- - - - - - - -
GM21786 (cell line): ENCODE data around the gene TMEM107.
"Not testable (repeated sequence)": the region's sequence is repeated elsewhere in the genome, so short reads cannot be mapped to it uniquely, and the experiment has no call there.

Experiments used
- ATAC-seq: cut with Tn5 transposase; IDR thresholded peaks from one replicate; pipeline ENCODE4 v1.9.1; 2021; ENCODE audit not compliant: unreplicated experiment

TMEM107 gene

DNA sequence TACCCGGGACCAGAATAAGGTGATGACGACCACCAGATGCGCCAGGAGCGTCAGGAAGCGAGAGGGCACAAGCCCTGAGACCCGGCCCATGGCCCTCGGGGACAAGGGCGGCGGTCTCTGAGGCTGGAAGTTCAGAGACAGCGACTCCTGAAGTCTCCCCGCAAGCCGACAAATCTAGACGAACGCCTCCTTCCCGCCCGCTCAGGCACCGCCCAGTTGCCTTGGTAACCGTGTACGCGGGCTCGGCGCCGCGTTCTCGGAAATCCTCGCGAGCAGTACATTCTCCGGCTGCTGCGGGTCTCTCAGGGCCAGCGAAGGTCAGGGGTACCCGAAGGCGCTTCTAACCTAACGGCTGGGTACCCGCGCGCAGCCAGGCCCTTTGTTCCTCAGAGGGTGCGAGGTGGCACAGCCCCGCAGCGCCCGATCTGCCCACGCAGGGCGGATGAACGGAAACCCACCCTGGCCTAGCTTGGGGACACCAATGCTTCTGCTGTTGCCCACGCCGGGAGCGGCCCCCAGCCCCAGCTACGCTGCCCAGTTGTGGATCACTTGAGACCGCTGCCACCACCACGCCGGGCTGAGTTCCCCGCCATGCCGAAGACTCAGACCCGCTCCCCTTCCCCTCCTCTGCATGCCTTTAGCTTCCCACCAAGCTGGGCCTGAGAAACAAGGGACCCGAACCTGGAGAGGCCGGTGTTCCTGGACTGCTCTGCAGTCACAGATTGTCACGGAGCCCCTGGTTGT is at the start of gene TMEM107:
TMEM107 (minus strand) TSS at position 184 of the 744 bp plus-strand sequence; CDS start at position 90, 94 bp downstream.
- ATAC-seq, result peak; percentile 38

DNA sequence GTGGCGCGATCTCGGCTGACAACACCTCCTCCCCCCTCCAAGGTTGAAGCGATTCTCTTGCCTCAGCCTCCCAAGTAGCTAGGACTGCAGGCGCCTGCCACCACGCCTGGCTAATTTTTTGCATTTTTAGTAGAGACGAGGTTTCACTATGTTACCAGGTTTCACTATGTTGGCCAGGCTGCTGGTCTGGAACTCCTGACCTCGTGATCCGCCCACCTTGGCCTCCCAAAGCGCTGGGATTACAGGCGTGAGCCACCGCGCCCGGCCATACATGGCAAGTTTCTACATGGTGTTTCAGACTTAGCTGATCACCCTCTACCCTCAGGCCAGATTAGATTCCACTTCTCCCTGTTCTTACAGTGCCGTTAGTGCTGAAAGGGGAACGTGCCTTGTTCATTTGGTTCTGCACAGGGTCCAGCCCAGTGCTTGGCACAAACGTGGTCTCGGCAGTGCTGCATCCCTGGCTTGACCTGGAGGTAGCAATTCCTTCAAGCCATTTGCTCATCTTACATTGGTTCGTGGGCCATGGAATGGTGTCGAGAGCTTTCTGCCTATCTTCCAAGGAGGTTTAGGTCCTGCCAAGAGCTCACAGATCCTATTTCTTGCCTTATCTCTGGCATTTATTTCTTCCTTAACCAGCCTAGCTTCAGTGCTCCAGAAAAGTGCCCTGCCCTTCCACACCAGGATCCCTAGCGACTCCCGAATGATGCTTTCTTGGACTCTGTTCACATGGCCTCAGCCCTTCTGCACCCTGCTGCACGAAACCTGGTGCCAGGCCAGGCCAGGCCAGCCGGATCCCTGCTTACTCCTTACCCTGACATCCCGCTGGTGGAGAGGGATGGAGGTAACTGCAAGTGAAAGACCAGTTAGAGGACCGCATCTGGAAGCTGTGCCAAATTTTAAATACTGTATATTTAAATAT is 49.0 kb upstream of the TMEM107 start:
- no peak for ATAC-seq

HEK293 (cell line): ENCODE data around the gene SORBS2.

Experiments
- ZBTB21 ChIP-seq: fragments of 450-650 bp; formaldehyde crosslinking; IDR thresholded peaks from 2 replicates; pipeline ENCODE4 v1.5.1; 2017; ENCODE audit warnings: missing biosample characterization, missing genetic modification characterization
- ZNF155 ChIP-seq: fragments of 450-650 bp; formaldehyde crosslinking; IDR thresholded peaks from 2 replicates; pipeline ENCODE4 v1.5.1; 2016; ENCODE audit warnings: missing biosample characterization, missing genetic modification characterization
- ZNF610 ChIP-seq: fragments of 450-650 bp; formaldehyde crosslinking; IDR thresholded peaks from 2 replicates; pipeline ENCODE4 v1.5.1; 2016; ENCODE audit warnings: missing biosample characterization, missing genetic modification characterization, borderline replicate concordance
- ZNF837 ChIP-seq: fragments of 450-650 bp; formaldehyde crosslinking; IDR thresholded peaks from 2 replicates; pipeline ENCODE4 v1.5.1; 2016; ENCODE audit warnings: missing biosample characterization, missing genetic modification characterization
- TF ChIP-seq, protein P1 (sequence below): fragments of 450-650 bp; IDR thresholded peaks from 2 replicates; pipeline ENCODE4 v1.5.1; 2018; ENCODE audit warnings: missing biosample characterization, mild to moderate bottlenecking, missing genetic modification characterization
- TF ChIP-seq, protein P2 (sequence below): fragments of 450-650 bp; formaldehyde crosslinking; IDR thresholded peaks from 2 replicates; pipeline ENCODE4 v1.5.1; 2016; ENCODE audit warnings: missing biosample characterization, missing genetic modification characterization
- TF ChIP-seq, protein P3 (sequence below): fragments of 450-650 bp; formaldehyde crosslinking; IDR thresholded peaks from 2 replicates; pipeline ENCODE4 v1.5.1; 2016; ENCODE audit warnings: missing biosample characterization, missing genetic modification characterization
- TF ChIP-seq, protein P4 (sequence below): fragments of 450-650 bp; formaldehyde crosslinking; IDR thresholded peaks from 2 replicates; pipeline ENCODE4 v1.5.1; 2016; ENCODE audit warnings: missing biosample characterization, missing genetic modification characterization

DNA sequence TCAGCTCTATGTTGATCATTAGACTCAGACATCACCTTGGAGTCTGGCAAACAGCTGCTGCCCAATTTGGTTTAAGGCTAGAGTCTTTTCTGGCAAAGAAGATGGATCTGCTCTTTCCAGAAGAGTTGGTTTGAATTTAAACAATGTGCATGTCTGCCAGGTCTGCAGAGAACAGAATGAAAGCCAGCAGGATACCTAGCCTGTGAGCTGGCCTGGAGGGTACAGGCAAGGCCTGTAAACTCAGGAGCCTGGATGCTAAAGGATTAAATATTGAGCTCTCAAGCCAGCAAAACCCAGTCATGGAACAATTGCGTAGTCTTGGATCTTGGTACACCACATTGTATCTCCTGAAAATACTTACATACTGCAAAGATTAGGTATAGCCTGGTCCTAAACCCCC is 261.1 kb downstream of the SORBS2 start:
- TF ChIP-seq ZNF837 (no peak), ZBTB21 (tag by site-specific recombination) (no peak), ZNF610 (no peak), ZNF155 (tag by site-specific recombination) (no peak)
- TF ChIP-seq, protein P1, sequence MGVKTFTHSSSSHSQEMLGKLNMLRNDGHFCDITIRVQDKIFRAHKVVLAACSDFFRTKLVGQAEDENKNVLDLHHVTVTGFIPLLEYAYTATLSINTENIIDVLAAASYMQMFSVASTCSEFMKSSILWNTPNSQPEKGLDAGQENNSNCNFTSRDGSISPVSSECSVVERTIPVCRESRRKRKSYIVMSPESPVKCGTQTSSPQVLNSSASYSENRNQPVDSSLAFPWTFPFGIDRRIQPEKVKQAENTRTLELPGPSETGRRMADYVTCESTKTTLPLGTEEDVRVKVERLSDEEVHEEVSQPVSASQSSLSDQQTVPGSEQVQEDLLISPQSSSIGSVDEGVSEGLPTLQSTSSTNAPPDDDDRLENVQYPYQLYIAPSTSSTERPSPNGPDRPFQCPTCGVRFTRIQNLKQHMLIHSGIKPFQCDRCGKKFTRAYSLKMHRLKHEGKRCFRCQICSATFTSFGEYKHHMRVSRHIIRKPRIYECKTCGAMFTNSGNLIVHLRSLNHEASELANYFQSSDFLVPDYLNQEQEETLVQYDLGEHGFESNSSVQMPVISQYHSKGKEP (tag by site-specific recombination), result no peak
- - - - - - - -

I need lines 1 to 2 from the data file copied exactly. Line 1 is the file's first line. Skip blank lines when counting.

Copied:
GM21786 (cell line): ENCODE data around the gene TMEM107.
"Not testable (repeated sequence)": the region's sequence is repeated elsewhere in the genome, so short reads cannot be mapped to it uniquely, and the experiment has no call there.